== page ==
In writing about the global village, you purpose is to inform, educate, and entertain. To achieve these purposes, you’ll apply the tools of creative nonfiction. For instance, you’ll write scenes to describe significant events, write summaries to explain, and include your own thoughts or reflections about what happened. You’ll share narratives that are true, factual, and accurate–but read like fictional stories.
Creative Writing Techniques
Writing about the global village as a creative nonfiction writer requires the following:
- Writing in scene (to show), summary (to tell), personal reflection
- Storytelling and other tools of fiction, such as narrative arc, dialogue, setting, characterization, point of view
- Using poetic devices of simile, metaphor, imagery
- Writing Concrete, particular, and significant descriptions
- Creating structure- Narrative, lyrical, meditative, opinion with an argument, or organic.
- Revealing the inner point of view-It means to see the world through the eyes of the person or people you are writing about.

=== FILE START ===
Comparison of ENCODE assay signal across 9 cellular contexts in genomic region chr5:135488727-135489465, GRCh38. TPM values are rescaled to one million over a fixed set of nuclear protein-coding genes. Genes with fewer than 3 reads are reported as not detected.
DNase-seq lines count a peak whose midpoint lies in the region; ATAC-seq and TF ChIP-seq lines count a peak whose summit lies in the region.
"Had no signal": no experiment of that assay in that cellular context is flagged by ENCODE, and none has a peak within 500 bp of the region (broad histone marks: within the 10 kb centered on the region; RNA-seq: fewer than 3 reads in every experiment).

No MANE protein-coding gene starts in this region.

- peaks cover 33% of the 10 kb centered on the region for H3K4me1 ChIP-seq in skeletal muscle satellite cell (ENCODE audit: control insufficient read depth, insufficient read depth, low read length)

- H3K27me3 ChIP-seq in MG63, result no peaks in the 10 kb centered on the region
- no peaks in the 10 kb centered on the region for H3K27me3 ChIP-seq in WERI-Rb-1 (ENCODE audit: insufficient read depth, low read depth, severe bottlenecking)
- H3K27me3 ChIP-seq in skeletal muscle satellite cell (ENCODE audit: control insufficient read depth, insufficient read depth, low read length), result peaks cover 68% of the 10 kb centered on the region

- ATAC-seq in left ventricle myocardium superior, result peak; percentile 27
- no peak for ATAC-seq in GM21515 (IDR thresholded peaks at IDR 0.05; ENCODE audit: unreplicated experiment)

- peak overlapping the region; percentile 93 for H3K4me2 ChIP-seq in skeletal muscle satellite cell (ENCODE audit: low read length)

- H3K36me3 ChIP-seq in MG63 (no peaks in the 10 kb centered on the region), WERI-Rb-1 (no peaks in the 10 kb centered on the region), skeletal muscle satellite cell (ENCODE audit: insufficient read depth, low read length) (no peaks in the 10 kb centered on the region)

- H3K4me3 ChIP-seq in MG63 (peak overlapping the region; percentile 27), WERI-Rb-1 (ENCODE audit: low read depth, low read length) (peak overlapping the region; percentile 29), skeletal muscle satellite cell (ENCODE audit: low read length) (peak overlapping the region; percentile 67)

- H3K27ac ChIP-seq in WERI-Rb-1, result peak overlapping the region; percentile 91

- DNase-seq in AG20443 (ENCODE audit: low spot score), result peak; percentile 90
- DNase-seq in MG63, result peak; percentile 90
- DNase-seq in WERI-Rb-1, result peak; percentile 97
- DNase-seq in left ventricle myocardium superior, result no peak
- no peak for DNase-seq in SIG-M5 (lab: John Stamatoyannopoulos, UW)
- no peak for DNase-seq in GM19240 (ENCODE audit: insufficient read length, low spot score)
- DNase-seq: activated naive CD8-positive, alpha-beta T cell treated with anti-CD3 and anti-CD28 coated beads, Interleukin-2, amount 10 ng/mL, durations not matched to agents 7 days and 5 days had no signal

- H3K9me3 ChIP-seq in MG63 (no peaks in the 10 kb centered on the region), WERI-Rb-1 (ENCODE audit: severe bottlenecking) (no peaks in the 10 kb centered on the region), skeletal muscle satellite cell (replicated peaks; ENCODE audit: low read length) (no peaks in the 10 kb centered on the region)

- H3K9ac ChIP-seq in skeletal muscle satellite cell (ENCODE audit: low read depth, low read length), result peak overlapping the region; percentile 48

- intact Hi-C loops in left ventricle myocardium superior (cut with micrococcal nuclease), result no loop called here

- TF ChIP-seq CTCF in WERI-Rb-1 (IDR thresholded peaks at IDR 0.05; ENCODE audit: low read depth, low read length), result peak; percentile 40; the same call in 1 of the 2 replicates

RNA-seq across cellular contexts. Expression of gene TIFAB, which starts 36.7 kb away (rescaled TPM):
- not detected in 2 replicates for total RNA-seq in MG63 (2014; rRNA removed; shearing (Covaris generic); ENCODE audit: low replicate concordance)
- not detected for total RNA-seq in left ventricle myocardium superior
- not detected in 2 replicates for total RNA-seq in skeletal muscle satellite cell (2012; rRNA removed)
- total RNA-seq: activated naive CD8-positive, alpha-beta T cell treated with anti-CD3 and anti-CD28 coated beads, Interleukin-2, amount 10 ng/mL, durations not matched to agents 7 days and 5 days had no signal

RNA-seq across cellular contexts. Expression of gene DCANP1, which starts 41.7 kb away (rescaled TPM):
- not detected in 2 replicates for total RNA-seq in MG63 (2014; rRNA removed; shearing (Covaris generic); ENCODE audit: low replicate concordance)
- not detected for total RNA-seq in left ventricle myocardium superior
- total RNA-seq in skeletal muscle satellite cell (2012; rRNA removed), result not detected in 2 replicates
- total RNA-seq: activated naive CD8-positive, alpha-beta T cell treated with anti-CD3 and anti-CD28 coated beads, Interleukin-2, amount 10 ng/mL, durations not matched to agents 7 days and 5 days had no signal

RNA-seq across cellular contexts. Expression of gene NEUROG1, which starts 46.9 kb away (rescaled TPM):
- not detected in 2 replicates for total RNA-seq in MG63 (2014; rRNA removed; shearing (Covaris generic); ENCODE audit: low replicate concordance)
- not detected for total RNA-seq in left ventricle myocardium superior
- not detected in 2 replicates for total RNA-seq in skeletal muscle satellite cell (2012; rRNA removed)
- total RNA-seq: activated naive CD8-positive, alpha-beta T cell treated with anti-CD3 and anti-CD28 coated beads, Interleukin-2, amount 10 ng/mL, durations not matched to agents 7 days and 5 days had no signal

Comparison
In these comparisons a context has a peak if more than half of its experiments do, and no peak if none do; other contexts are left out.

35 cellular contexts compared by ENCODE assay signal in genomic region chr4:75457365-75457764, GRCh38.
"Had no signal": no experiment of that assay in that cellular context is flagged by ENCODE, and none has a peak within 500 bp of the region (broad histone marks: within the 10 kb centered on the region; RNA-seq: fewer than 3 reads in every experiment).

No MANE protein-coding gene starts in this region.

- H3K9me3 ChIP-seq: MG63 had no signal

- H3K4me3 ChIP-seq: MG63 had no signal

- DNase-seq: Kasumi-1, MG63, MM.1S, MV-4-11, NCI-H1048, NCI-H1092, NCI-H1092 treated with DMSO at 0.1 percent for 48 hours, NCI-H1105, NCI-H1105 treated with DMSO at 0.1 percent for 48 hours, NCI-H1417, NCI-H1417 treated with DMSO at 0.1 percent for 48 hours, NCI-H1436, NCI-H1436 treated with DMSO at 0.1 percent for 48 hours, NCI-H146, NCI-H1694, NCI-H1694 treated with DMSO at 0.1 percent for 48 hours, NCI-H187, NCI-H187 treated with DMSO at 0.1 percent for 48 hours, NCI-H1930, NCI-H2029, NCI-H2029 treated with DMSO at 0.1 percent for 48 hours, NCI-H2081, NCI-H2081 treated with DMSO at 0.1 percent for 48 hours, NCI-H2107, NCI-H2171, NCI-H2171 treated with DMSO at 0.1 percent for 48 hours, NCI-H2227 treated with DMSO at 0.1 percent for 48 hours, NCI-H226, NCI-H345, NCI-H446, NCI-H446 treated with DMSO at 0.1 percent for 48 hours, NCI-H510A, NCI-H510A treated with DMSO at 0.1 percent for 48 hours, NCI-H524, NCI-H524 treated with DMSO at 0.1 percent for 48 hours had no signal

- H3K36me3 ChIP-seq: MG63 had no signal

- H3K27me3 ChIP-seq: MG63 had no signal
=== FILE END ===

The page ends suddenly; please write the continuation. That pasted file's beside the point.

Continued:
- Providing intimate details-It means to capture significant details, based on observation, that a reader would not normally imagine as he/she reads the narrative.
- Researching the topic-Interviewing, immersion, fact-collection from the Library or Internet.
A Few Tips
Writing about the global village requires that you are informed and understand the issues and topics and events around the world. To expand your understanding of the global village, do the following:
- Read news-oriented magazines, such as Time magazines, The Economist, MacLean’s, and Foreign Policy magazine
- Read the newspaper, such as your city newspaper or newspapers from around the world on the Internet.